Boston Chinatown Neighborhood Center Screening Recap and Photos

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Boston Chinatown Neighborhood Center - 885 Washington Street

Our third week on tour concluded with a screening at the Boston Chinatown Neighborhood Center in Boston, Massachusetts. The BCNC is celebrating their 40th anniversary of serving the Chinatown community this year, and the organization is having a celebration gala in a couple of weeks on Saturday, November 7, 2009 at the center’s two buildings at 885 Washington Street and 38 Ash Street. When Rae and I arrived, we initially went to the Washington address and were confused when we couldn’t find anyone who knew about the screening. Fortunately, a passerby told us to go across the street to the other BCNC location. Apologies to anyone who came to the screening who first went to the Washington address!

After setting up the projector and tinkering with the image and color settings, we were ready to go around 12:40. Following an introduction by Carmen Chan from the BCNC, Rae and I gave our 10-minute presentation before starting the film. We had to duck out during the screening to be interviewed by a reporter from the World Journal. We were also interviewed by the Sing Tao Daily after the screening. We’ll try to pick up copies of the newspaper when we’re in New York tomorrow.

We had our most spirited discussion during the Q&A session. There was considerable debate among the attendees about the role of feminism versus nationalism in Qiu Jin’s life. Which was more important of the two? Could the two exist separately or were they intricately entwined within each other. This is the question that scholars have been asking for years about Qiu Jin, and there is no right or wrong answer; it’s up to interpretation and one’s own opinion! It was great to see the guests debating each other during the Q&A; it shows that people are reacting to the film! Here’s a video from the discussion:

In addition there was one scholar in the room who pointed out some potential mistakes in the film that we may want to address in a future screening (and DVD) version of Autumn Gem.

Following the screening, we had a late lunch at a Vietnamese restaurant with my high school buddy, David, and his friends, Jessica, Dawn and Arnold. Aside from my friend Rod in Denver, David is the person whom I’ve known the longest — since elementary school! We reminisced about Spreckels, Country Day, San Diego, playing pool, and about old friends now in high places. I’ve said it many times on this blog, but one of the great benefits of taking Autumn Gem on tour is that we’ve been able to see so many of our friends and relatives. That alone is worth the price of admission!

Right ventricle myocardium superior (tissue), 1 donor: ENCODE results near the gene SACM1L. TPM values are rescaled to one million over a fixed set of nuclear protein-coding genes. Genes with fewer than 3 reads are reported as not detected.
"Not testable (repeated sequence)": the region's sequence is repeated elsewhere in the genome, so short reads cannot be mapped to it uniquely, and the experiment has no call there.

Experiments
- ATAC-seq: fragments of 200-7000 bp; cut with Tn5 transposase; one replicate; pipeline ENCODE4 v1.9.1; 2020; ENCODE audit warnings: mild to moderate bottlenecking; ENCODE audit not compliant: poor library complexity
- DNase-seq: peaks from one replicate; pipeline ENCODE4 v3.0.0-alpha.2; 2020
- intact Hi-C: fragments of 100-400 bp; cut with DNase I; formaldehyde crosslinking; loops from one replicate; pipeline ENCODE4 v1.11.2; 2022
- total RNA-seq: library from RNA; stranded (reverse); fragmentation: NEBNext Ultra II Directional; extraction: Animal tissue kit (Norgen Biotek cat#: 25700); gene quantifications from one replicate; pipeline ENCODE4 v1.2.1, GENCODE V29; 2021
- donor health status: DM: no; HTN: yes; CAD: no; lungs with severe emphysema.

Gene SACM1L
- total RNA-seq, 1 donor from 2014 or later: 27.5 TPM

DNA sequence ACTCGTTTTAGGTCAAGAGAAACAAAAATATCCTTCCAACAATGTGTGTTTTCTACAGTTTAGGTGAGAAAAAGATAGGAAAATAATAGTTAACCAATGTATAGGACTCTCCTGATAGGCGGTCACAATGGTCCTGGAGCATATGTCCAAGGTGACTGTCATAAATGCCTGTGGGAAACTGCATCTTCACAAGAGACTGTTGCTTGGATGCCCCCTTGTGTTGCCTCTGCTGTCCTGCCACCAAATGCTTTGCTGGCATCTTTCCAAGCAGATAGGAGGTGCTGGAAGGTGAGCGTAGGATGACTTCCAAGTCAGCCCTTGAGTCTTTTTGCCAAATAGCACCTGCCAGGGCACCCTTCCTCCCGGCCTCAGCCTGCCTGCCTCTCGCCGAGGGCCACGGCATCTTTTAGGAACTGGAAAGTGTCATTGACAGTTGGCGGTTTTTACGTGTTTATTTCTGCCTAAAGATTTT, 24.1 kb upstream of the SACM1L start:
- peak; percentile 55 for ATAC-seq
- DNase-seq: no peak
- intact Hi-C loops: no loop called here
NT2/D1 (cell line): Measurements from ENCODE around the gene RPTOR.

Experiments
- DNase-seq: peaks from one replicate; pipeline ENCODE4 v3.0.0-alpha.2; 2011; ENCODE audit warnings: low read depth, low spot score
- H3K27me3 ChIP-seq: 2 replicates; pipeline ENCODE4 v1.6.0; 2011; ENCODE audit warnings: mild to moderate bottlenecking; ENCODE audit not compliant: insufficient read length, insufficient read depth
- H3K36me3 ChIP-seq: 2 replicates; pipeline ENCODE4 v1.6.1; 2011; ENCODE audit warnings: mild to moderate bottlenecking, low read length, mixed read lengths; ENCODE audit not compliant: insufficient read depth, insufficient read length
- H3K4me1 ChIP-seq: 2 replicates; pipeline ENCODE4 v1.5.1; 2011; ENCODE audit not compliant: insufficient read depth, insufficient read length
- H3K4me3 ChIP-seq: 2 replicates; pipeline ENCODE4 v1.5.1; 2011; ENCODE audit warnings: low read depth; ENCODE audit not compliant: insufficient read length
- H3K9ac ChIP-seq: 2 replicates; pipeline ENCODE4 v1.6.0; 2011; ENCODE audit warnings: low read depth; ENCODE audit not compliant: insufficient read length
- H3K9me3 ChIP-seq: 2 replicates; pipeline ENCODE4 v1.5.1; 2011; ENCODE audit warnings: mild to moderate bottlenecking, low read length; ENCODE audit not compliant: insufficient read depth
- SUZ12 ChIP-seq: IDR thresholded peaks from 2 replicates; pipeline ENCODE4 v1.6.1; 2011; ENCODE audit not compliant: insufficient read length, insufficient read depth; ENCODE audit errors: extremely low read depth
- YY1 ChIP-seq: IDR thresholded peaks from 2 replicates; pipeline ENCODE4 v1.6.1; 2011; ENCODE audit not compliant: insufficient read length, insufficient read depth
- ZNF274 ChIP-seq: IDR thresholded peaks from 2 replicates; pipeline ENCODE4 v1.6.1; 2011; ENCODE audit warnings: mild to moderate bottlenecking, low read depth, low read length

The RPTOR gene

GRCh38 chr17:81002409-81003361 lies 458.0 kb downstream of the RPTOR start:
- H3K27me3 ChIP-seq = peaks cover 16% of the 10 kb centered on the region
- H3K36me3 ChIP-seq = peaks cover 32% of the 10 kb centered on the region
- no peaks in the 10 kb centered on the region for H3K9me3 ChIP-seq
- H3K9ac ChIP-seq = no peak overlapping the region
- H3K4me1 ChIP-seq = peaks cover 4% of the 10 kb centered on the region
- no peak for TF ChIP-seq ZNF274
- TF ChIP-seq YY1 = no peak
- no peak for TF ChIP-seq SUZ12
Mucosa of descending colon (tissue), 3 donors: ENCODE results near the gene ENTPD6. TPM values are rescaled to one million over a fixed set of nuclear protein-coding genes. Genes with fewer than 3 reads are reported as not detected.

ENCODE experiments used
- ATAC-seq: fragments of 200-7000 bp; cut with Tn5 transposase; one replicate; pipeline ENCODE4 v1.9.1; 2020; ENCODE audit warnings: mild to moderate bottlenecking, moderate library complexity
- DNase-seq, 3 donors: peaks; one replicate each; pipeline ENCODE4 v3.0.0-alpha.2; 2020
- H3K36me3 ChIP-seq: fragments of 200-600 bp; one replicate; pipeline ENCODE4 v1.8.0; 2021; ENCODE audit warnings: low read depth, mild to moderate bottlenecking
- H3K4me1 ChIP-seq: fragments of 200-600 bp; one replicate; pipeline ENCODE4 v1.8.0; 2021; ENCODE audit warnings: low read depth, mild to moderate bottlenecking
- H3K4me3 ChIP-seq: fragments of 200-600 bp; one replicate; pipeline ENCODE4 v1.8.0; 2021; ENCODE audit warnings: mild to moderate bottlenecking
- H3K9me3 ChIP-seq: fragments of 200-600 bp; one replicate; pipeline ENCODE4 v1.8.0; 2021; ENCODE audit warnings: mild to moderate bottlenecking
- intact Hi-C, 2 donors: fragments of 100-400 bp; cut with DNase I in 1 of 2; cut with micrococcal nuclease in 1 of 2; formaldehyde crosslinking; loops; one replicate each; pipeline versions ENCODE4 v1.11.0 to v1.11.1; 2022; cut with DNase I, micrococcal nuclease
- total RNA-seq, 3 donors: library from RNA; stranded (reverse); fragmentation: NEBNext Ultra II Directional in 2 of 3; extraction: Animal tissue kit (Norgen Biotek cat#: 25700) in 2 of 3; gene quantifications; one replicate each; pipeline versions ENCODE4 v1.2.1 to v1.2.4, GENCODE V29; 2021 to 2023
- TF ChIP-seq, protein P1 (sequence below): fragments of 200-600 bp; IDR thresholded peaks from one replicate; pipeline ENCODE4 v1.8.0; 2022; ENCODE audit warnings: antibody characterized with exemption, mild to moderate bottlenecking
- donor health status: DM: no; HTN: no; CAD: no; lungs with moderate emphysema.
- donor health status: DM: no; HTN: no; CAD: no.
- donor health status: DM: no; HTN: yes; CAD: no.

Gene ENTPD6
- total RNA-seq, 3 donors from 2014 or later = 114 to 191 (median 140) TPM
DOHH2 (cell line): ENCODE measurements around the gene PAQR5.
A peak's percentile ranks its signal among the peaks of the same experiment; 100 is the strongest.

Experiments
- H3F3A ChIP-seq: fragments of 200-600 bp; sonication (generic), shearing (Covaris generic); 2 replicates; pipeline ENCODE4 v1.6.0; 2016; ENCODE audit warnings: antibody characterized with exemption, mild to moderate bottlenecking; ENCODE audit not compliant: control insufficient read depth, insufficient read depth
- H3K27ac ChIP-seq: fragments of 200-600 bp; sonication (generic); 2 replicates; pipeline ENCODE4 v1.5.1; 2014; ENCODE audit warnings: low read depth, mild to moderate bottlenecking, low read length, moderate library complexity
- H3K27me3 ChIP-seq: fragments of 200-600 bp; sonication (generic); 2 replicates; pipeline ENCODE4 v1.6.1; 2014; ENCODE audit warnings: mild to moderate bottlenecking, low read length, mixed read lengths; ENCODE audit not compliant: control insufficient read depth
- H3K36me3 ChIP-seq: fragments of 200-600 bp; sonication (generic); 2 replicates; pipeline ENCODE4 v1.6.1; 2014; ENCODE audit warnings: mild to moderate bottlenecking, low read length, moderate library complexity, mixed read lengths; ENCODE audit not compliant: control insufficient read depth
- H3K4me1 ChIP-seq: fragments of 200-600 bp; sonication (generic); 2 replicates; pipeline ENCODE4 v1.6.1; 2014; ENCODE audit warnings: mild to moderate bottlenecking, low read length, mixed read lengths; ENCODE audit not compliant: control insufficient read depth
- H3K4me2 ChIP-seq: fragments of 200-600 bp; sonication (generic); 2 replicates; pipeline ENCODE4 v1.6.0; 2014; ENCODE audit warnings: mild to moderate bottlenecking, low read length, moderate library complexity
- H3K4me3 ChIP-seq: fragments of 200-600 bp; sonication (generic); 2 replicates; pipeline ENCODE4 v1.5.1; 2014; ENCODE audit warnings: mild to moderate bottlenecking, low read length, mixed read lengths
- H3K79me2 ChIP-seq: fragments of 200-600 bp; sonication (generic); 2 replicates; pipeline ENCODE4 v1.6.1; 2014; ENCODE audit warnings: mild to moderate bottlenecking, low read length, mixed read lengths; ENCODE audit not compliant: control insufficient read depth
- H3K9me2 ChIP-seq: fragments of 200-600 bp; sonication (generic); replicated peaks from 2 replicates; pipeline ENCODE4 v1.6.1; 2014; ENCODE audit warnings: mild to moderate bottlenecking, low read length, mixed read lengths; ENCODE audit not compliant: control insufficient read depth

After lunch, Rae and I braved hard rain and strong winds over nearly five and a half hours as we drove back to New Jersey from Boston. We’re now on the homestretch for this tour, with three more screenings on the docket. We’ve added another screening in Delaware at the Chinese American Community Center in Hockessin on Wednesday. On Monday, we’ll be spending our free day in New York City. Any ideas on what to visit?

Here are photos from the screening at the Boston Chinatown Neighborhood Center. Additional photos are provided by Anh Ðào Kolbe.

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2 thoughts on “Boston Chinatown Neighborhood Center Screening Recap and Photos

  1. Franklin Fung

    I “sort” of agree with the comments expressed by the gentleman at the end of your video that gender or feminism was not an issue with the behavior of 秋瑾. 秋瑾 called herself 鉴湖女侠. The importance was the last characher 侠 which carries a special meaning in Chinese and there is no Ebglish equivalent. These people’s 侠 behavior are examplified by western folk story hero such as “Robin Hood”.

    Her husband was an official in the Ching government and she detested their behaviors. She seperated with him by splitting the money and went to Japan where eventually she met those Chinese people who were organizing the revolution against the Manchurian controlled Chinese country. Among these people were 孫中山, 馮自由(my grandfather) and 梁慕光 etc. Through 馮自由’s introduction she joint the 三合会. That was the beginning of her revolution activities. Before she was caught in 绍兴, she had the oportunity to escape but chose to remain.

    My “opinion” of her choosing the route of martyr is of three folds: a) The obvious one, was that “革命要流血才会成功”, b) the government would not involve others if she was caught, c) the real subconcious motivation behind it was that she was absolutely dispair of her life: the failure of her marriage, family and that all things she did were failure.
    She was 33 year old.

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